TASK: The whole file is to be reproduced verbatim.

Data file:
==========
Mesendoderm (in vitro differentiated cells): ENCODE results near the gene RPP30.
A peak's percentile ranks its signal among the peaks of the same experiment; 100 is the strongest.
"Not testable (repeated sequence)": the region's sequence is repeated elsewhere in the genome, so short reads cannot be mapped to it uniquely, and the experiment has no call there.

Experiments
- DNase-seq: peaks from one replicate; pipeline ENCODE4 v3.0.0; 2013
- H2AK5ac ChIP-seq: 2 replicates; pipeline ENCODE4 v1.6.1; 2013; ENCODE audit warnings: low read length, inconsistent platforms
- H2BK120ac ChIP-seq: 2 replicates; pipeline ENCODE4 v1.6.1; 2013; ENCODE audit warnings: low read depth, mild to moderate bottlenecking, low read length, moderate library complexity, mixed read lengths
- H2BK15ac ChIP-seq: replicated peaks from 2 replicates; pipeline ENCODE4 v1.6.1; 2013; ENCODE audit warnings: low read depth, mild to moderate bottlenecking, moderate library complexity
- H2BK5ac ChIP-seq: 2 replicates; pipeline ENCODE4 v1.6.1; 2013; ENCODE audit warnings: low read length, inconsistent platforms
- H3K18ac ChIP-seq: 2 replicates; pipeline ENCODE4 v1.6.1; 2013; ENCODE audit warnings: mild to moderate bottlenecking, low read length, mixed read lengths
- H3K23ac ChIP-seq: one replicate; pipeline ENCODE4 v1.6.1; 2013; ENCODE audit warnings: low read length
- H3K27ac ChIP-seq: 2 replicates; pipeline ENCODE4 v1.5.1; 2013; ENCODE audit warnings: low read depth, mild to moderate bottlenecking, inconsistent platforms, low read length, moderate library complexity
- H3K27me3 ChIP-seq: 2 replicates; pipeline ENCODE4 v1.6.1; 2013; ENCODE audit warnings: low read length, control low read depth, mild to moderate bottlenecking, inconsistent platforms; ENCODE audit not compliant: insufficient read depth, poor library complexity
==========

Mesendoderm (in vitro differentiated cells): ENCODE results near the gene RPP30.
A peak's percentile ranks its signal among the peaks of the same experiment; 100 is the strongest.
"Not testable (repeated sequence)": the region's sequence is repeated elsewhere in the genome, so short reads cannot be mapped to it uniquely, and the experiment has no call there.

Experiments
- DNase-seq: peaks from one replicate; pipeline ENCODE4 v3.0.0; 2013
- H2AK5ac ChIP-seq: 2 replicates; pipeline ENCODE4 v1.6.1; 2013; ENCODE audit warnings: low read length, inconsistent platforms
- H2BK120ac ChIP-seq: 2 replicates; pipeline ENCODE4 v1.6.1; 2013; ENCODE audit warnings: low read depth, mild to moderate bottlenecking, low read length, moderate library complexity, mixed read lengths
- H2BK15ac ChIP-seq: replicated peaks from 2 replicates; pipeline ENCODE4 v1.6.1; 2013; ENCODE audit warnings: low read depth, mild to moderate bottlenecking, moderate library complexity
- H2BK5ac ChIP-seq: 2 replicates; pipeline ENCODE4 v1.6.1; 2013; ENCODE audit warnings: low read length, inconsistent platforms
- H3K18ac ChIP-seq: 2 replicates; pipeline ENCODE4 v1.6.1; 2013; ENCODE audit warnings: mild to moderate bottlenecking, low read length, mixed read lengths
- H3K23ac ChIP-seq: one replicate; pipeline ENCODE4 v1.6.1; 2013; ENCODE audit warnings: low read length
- H3K27ac ChIP-seq: 2 replicates; pipeline ENCODE4 v1.5.1; 2013; ENCODE audit warnings: low read depth, mild to moderate bottlenecking, inconsistent platforms, low read length, moderate library complexity
- H3K27me3 ChIP-seq: 2 replicates; pipeline ENCODE4 v1.6.1; 2013; ENCODE audit warnings: low read length, control low read depth, mild to moderate bottlenecking, inconsistent platforms; ENCODE audit not compliant: insufficient read depth, poor library complexity